Why You Need to Stop Focusing on Your Future

The anticipation of an experience shouldn't exceed the experience itself.

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“What’s next?”

That’s an ordinary phrase that was elevated to the extraordinary in Aaron Sorkin’s TV series, “The West Wing,” an idealistic depiction of American politics.

Whenever the fictional president, Josiah Bartlet, was ready to move on, ready to tackle another task, he’d ask his staff that question — the implication being that the work was never done, that there were more challenges to be conquered, that they had to focus on the road ahead.

Despite understanding roughly 14 percent of what was going on, I loved “The West Wing.” And I loved every time President Bartlet asked, “What’s next?”

Not only because it exemplified everything you’d want in a leader, but because it was a sentiment with which I identified.

For as long as I can remember, I have had a forward-facing mindset.

This mindset was instilled in me by my mother, who believed it not only set the foundation for productivity, but for appreciation.

She’s always stressed the importance of having things to look forward to, recognizing that something means much more when it happens in due time as opposed to too soon.

While I was by no means neglected, there were plenty of instances when I was younger when, as many parents do, she denied me what I desired, from cookies and clothing to vehicles and vacations.

Whether or not she had the means to provide these things was irrelevant. She was driven to drive home a larger point.

She didn’t want me to be spoiled, and she didn’t want to fry my pleasure centers to the point that I could never be satisfied.

Her approach worked.

I (like to) believe I’m anything but spoiled, and I have a healthy respect for every blessing I receive.

But a part of me wonders if her approach worked too well.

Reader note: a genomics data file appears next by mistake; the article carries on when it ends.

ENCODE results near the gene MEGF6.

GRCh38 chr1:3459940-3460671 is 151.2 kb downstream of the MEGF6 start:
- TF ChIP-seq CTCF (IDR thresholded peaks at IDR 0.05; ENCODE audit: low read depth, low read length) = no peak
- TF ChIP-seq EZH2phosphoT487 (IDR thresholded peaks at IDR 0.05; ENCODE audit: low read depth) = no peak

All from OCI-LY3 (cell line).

Oftentimes it feels like I’m living in a perpetual state of delayed gratification.

Books I want to read, clothes I want to wear, restaurants where I want to eat, trips I want to take — I am a hoarder of potential experiences.

My DVR is backlogged with movies and TV shows I want to see but am too afraid to watch. Because I know once I do, I’ll no longer have them to look forward to.

For most people, the best part of a massage is when the trained professional with vice-grip hands is kneading the ache out of their sore spot.

Mine is right before the massage starts, because it’s the moment when the entire massage is still out in front of me.

I’ve taken my mom’s sensible teaching and injected it with HGH, inflicting on it an oversize head and acne on its back.

It’s gotten to the point where, when I do finally engage, I have trouble enjoying what I’ve been holding out to enjoy. The anticipation of an experience exceeds the experience itself.

Tonight, for instance, there’s a football game I can’t wait to watch. I’ve been pumped about it all week.

But I know the second it kicks off, at least a portion of my brain will start figuring out what I’ll be turning my attention to afterward.

This type of behavior is part of being human — and an important part at that.

Keeping our eyes on the horizon keeps us headed in the right direction. It ensures we see the big picture and fuels our sense of purpose.

But when you get as out of balance with it as I am, it becomes as miserable as it is misguided.

By focusing only on what’s ahead of me, I’m missing what’s right in front of me.

These things I keep at arm’s length, these experiences I want to one day enjoy, be it a sporting event or even a special occasion, they come and go. And they come and go whether I appreciate them or not.

What I’m excited about today will be different from what I’m excited about tomorrow.

In that way, the future is fleeting.

Whereas the present is constant. Not in terms of its circumstances, but in terms of its, well, presence.

It’s the only place we ever are, and the only place we’ll ever be.

Which is why instead of asking, “What’s next?” I need to start asking, “What now?”

Call to Action

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